- Right to Claim File and Internal Protocols. Claim denials must include a notice that the claimant has a right to a complete copy of their file. The denial must also include a copy of the protocol used in denying the claim including internal guidelines, standards, and other criteria, or a statement saying none were used.
- Right to Review and Respond to New Information Before Final Decision. A plan may not deny benefits on appeal based on new or additional evidence that was not included when the benefit was denied at the claims stage unless the claimant is given notice and a fair opportunity to respond.
- Avoiding Conflicts of Interest. A claims adjudicator cannot be hired, promoted, terminated or compensated based on the likelihood of denying claims.
- Deemed Exhaustion of Claims and Appeals Process. Plans cannot prohibit a claimant from seeking court review of a claim denial based on a failure to exhaust administrative remedies under the plan if the plan fails to comply with the claims procedure requirements unless the violation was the result of a minor error.
- Certain Coverage Rescissions are Adverse Benefit Determinations Subject to the Claims Procedure Protections. Certain withdrawals of coverage shall be treated as adverse benefit determinations (denials) triggering a plan’s appeals procedures. Rescissions for non-payment of premiums is not covered under this provision.
- Notices Written in a Culturally and Linguistically Appropriate Manner. This provision adopts the ACA standard for group health benefits notices and provides that claim denials and appeal denials may need to include a statement in a non-English language regarding the availability of language assistance.
Lonnie Roach is Board Certified in Personal Injury law and an authority in ERISA cases.
Having published several opinions concerning LTD law which are used to determine how ERISA claims are decided, he is considered one of the top attorneys in ERISA law in the state of Texas. Many of Mr. Roach’s clients are referrals from other attorneys, who, knowing the complexity of ERISA want to do what is best for their clients and confidently send them to Bemis, Roach & Reed. Mr. Roach is admitted to the United States District Courts for the Northern District of Texas, the Southern District of Texas, the Eastern District of Texas, and the Western District of Texas, as well as the United States Court of Appeals for the Fifth Circuit. Mr. Roach successfully overturned denials of disability benefits at trial in U.S. District Court and the United States Court of Appeals. Lonnie Roach will consult with you as soon as soon as you become disabled and help you avoid common mistakes.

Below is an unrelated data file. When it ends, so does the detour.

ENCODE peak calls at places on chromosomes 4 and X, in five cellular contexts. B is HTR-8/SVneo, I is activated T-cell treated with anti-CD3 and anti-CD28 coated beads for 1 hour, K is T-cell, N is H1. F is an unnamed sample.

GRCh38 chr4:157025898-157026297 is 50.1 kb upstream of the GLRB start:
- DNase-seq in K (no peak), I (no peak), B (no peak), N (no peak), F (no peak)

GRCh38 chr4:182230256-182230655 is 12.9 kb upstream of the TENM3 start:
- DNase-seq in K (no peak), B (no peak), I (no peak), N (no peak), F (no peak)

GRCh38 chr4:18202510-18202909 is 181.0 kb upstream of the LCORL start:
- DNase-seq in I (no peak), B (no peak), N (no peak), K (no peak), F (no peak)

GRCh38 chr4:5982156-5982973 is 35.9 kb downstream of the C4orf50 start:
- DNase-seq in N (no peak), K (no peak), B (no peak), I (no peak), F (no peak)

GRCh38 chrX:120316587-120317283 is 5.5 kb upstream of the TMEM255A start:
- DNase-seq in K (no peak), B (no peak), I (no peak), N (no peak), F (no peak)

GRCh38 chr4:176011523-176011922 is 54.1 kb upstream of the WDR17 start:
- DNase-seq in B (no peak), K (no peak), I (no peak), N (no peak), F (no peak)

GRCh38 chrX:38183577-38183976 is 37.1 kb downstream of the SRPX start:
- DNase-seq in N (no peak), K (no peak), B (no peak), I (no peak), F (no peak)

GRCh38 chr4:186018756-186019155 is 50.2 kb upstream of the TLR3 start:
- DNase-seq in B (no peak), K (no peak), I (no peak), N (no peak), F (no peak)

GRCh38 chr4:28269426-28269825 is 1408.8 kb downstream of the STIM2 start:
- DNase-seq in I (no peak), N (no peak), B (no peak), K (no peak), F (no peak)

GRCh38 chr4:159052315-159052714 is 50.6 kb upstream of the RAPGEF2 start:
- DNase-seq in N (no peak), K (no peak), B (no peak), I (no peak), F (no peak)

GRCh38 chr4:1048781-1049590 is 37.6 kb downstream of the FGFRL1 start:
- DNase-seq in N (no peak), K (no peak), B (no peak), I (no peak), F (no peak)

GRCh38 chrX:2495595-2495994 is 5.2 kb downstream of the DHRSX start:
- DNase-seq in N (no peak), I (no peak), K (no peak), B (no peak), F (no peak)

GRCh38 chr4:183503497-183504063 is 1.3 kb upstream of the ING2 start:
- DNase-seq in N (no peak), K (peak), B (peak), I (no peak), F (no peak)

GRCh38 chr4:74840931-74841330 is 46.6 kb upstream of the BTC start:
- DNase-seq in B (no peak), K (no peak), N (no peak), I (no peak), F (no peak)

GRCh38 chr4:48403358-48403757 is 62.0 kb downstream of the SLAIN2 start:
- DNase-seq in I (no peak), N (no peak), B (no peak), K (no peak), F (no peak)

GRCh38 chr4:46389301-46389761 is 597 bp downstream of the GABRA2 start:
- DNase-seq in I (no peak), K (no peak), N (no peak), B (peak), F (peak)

Disability Insurance & Erisa Law Explained
“My partner, Lonnie Roach, is probably the preeminent ERISA lawyer in the state of Texas. It is an extremely complicated, very difficult practice area. It’s only in federal court, and by the way, our law firm is licensed in every federal district in the state of Texas, so we have a statewide ERISA practice.”
– Greg Reed
Bemis, Roach and Reed has successfully handled cases against the following insurance companies:
Author: Attorney Lonnie Roach has been practicing law for over 29 years. He is Superlawyers rated by Thomson Reuters and is Top AV Preeminent® and Client Champion rated by Martindale Hubbell. Through his extensive litigation Mr. Roach obtained board certifications from the Texas Board of Legal Specialization. Lonnie is admitted to practice in the United States District Court – all Texas Districts and the U.S. Court of Appeals, Fifth Circuit. Highly experienced in Long Term Disability denials and appeals governed by the “ERISA” Mr. Roach is a member of the Texas Trial Lawyers Association, Austin Bar Association, and is a past the director of the Capital Area Trial Lawyers Association (Director 1999-2005) Mr. Roach and all the members of Bemis, Roach & Reed have been active participants in the Travis County Lawyer referral service.
Disability benefits are an important source of income for those who are unable to work. If you are not able to work due to accident or illness, you may be eligible for Social Security Disability or Long Term Disability benefits. If you have applied for benefits and been denied, contact the attorneys at Bemis, Roach and Reed for a free consultation. Call 512-454-4000 and get help NOW.